June/July - Kill Your Darlings; Check your Sources

It’s definitely time I posted something here. Many things have been happening.

“You will be… upgraded”

Windows 1803 forced its way on to my audio workstation, like a door-to-door Cyberman, despite my best efforts to avoid it. The only side-effect I’ve noticed has been that my computer can no longer come out of “sleep mode”. This is very annoying, and I’m not the only one to have the problem.

It is possible that the update is not 100% compatible with the BIOS on my now 8-year old unsupported Dell Studio XPS 9000 tower. That seems to be the consensus.

I can live with a computer with insomnia. It boots in 30 seconds, and I usually ensured that all apps are closed before putting it to sleep anyway, so it’s hard to get too annoyed about this.

Speaking of upgrades

I’ve been working on the next album. In this age of Pandora and Spotify, the idea of releasing an “album of songs” might be considered passé , with the caveat that, if it is released on vinyl, then you get a pass for being a neo-hipster, or something.

I’m not sure if I’m working towards a physical CD or not, but as a firm believer in pretentious  “concept albums”, I am planning a collection of songs, some of which have a common theme.

That theme is “upgrades will fuck you up”. My experience described above is just another data point in a very busy scatter plot.

For several years the working title for this new album has been “Other Points of View” but I think that will change. I have something in mind but I will let it percolate before committing.

This month (actually last month but I’m running late) I came up with an idea for a short song to open the album. It’s a five-voice chorale that, I admit, is somewhat inspired by the opening track on Rick Wakeman’s No Earthly Connection but I think it is its own thing. Call it an homage at most.

I had a couple of weeks away from work this month, and furiously worked out the harmonies and sang the parts and I’m currently finalizing the production.

The idea is for the 30 second track to start out like an old-timey wax recording and gradually progress to pristine digital stereo, thus manifesting the “upgrade” concept. However If I don’t like the results, I’ll just go for a clean 44.1/24 production straight through.

Tik Tok, Tik Tok… The cycle renews

“Kill your darlings”. Who said this? It’s not just good advice for aspiring writers, whomever said it first.

The other track I’ve been working on this month has had a more tortuous history than most. I’ve tried to produce it “for reals” at least four times prior to this, but for whatever reason, I’ve never succeeded in completing it. I’m not sure why. It dates back to 2002 which actually makes it one of my recent projects. Yeah, laugh.

When I took stock of where this project was at, I found numerous project folders, in numerous locations, all in various degrees of completeness. Each of them substantially different in content and each contained some really nice ideas and arrangements. Some had vocals; others did not, but had good instrumentation or solos or other things.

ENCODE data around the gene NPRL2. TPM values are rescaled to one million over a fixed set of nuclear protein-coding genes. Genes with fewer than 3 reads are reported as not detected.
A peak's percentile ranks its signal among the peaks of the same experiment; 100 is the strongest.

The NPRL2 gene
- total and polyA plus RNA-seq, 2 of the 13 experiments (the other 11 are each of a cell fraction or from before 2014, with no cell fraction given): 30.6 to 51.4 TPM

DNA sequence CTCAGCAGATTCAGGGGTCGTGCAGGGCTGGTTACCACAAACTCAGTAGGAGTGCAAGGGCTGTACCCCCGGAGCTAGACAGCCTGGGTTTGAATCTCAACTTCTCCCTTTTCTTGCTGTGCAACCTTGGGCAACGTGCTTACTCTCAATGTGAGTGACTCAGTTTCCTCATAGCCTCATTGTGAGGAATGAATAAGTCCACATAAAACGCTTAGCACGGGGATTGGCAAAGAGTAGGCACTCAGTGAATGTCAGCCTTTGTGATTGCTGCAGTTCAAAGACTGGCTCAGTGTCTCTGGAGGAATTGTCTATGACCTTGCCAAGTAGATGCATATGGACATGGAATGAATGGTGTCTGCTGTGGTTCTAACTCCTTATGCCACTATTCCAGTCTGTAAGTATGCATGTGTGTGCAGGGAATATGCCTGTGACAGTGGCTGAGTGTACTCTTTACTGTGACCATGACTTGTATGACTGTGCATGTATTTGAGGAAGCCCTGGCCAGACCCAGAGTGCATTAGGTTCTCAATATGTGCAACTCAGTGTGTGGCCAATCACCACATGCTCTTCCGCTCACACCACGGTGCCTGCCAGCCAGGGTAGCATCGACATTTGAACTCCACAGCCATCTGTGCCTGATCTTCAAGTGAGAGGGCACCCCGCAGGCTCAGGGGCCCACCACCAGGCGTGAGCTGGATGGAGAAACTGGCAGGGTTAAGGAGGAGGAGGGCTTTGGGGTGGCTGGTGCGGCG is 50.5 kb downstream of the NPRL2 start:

In 2012 my brother visited from New Zealand and I had optimistic thoughts of having him laying down some keyboard tracks – it’d be just like old times!

Alas, that’s a Big Ask, and although we had some fun for an afternoon, it ended up stalling that version of the project because I wanted to keep as much of Walter’s contributions as possible, and it didn’t really work out.

I collated the various project files under a common parent and took stock:

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Then I worked through each project, taking notes on what was working in each one. There is no way everything could be included in a final project. I began to appreciate again why it has been so hard to work on this project and how I got to this point.

Too many good ideas. Some of them have to be jettisoned. I have to “kill my darlings”, even though they are special.

And perhaps this can only be done after we’ve gained some perspective. At this point I have confidence that pruning down a composition can actually produce a better final result; and also I’m confident that deleting a “really cool section with great instrumentation and performances” doesn’t mean that I won’t come up with something just as good or better in the future.

So I took the version of the project from 2015 and viciously pruned it back, keeping the drums and some guitar. Then, after listening to the very earliest versions from 2003, I identified what made them sound good  - it was a really crunchy bass sound.

So I re-recorded the bass, this time foregoing pride of finger picking, and used a pick and the neck pickup to get a kind of John Wetton-y thing. (Rabbit hole alert. This is good too. Arghh.)

Then I went back to 2012 and salvaged the “hammond” and rhodes… figured out what they were playing and re-recorded them.

OK now we’re cooking. The awesome synth solo on the 2010 project is worth keeping but let’s see if we can use the Novation PEAK for it instead because the Roland Fantom is packed away in the garage and, oh, using a different instrument means that we need to perform it differently… it’s still good. Better.

Seeing as I had the microphone out I’ve been working out harmony vocals and re-recording them as well.

At this point, I have to transfer the new vocal tracks from my temporary tracking project into the 2018 version, then finish up lead guitar… and we may have a winner.

After years of threatening to invade, and then backing off…. the Toks may have actually Invaded.

The invention of a new piece, enabled their construction
A genetic constitution was figured out
Tools could be mounted: diversity of function
Advantage evolution: opposable snout

- The Toks Invade Bogland